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UNITED NATIONS
Department of Public Information · News Coverage Service · New York


GA/PAL/65
1 August 1980


Committee on Rights of
Palestinian People
55th Meeting (AM)

PALESTINIAN RIGHTS COMMITTEE CONSIDERS RESOLUTIONS
ADOPTED BY EMERGENCY SPECIAL ASSEMBLY SESSION

The Committee on the Exercise of the Inalienable Rights of the Palestinian People this morning considered the two resolutions adopted on the question of Palestine at the seventh emergency special session, held from 22 to 29 July.

In this connection, the Chairman of the Committee, Falilou Kane (Senegal), recalled that the emergency session had "expressed its deep concern that the critical situation prevailing in Palestine and the Middle East seriously threatens international peace and security in the region and the world at large. It was also evident", he said, "that the continued denial of the inalienable rights of the Palestinian people was contrary to the very principles on which the United Nations was founded."

The Committee decided to contact the Secretary-General as soon as he returned to New York to determine what his plans were for implementation of the resolutions adopted at the session.

The general resolution on the question (document A/ES-7/L.1/Rev.1) requested the Secretary-General, in consultation with the Committee, to take "the necessary measures towards the implementation of the recommendations contained in paragraphs 59 to 72 of the report of the Committee to the General Assembly at its thirty-first session as a basis for the solution of the question of Palestine".

In the report of the Commiittee to the General Assembly at its thirty-first session (document A/34/31), basic guidelines and considerations were laid down, including the call for the Palestinians to be enabled to return to their homes and property and to achieve self-determination, national independence and sovereignty. It states that the Palestine Liberation Organization (PLO) must participate on an equal footing with other parties in all efforts on the Middle East held under United Nations auspices and that the question of Palestine is at the heart of the Middle East problem, thus no solution could be envisaged which did not take into account the legitimate aspirations of the Palestinian people.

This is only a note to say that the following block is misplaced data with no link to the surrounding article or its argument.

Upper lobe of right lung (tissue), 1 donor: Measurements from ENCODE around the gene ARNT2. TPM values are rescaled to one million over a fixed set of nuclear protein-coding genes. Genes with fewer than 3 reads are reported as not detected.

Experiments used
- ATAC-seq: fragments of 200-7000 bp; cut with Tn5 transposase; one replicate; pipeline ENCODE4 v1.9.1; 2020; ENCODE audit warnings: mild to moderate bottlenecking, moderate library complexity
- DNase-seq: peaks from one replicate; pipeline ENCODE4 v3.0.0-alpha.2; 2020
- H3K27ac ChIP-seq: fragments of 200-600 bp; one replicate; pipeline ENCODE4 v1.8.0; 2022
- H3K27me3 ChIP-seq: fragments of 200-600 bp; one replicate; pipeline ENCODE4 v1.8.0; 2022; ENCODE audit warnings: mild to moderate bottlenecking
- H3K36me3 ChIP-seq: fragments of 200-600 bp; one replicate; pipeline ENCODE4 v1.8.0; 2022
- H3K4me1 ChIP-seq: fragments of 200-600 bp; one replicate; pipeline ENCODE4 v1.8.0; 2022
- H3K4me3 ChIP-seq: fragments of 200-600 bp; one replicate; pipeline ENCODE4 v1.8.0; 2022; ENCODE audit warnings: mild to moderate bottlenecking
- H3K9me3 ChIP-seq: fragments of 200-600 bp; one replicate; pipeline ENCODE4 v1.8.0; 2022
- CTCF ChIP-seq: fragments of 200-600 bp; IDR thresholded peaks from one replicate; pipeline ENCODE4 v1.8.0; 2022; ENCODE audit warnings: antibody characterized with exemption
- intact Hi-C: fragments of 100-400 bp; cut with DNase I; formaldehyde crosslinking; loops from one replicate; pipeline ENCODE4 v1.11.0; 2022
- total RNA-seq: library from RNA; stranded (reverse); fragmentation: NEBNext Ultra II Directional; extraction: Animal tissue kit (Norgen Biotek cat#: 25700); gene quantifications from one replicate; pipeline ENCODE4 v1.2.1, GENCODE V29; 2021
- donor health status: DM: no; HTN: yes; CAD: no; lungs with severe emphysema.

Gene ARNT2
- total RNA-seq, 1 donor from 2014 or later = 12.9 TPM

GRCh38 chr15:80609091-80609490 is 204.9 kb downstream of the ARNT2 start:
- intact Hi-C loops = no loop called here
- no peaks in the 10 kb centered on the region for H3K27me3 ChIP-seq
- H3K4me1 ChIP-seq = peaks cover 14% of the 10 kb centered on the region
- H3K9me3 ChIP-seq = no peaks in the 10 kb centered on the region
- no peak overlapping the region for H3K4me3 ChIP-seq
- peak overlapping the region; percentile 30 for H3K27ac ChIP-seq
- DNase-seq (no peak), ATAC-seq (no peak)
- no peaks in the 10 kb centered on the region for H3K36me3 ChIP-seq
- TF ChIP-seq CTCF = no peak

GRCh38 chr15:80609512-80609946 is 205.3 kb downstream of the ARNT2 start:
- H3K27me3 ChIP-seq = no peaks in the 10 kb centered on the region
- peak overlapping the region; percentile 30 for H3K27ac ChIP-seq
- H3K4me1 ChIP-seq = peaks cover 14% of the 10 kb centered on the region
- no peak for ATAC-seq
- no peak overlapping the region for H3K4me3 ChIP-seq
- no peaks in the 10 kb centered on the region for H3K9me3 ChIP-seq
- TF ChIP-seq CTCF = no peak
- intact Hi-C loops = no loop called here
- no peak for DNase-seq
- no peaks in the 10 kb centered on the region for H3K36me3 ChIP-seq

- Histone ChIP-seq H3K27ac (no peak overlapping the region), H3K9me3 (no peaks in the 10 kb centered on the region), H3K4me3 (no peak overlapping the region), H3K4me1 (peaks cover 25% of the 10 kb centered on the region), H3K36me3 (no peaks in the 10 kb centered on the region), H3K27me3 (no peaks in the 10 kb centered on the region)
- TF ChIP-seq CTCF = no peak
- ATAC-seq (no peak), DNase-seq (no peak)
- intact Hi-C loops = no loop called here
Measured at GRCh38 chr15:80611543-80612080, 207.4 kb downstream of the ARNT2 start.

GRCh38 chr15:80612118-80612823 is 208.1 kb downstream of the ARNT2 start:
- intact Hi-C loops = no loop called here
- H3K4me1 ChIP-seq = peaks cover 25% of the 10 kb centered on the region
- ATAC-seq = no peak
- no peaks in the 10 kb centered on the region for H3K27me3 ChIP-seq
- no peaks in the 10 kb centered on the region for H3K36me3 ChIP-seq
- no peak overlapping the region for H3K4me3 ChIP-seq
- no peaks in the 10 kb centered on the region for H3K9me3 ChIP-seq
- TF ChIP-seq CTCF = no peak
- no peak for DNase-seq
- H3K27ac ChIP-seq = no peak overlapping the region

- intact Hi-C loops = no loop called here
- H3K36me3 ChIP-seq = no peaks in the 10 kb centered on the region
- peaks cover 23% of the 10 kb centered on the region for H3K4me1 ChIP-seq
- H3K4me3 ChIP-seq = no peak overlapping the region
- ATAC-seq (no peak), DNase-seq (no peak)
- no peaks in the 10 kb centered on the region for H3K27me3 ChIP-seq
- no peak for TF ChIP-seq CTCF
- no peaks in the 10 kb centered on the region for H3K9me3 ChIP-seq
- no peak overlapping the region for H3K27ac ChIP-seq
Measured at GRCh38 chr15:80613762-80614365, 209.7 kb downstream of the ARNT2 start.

Concerning the resolution relating to the work of the Committee on this question (document A/ES-7/L.2/Rev.2), the Committee decided that perhaps it should refer the question to a task force which could make appropriate suggestions.

Among other things, that resolution requested the Committee to study the reasons for the refusal of Israel to comply with United Nations resolutions, particularly resolution 31/20 of 24 November 1976, in which the General Assembly endorsed the recommendations of the Committee contained in its report to the Assembly at its thirty-first session, and the numerous resolutons demanding the withdrawal of Israel from the occupied Palestinian and other Arab territories, including Jerusalem, and to submit the study to the Assembly. In addition, the Assembly requested the Committee to report on the progress of the study at its 1980 regular session.

In this connection, following a brief discussion on the resolutions, the Chairman noted that over the years the negative vote on this question had been diminishing. The negative vote of the Europeans had now become an abstention and he hoped that they would soon be able to cast a positive vote.

Also this morning, the Committee heard a report from the Chief of the Special Unit on Palestinian Rights, Yogaray Yogasundram, concerning the second United Nations Seminar on the Inalienable Rights of the Palestinian People, to be held in Vienna from 25 to 29 August. He reported that the arrangements for the seminar were well under way and that 17 experts had accepted invitations to attend. He hoped that two more experts would accept. A list of Committee delegates to attend the seminar should now be drawn up.

In this regard, the Chairman noted that due to the budget, the Committee would be limited to sending four representatives.

On another matter, at the suggestion of the observer of PLO, the Chairman said the Committee could send letters to the Chairman of the Commission on Human Rights and to the International Red Cross to draw attention to the deaths of prisoners held in Israeli prisons.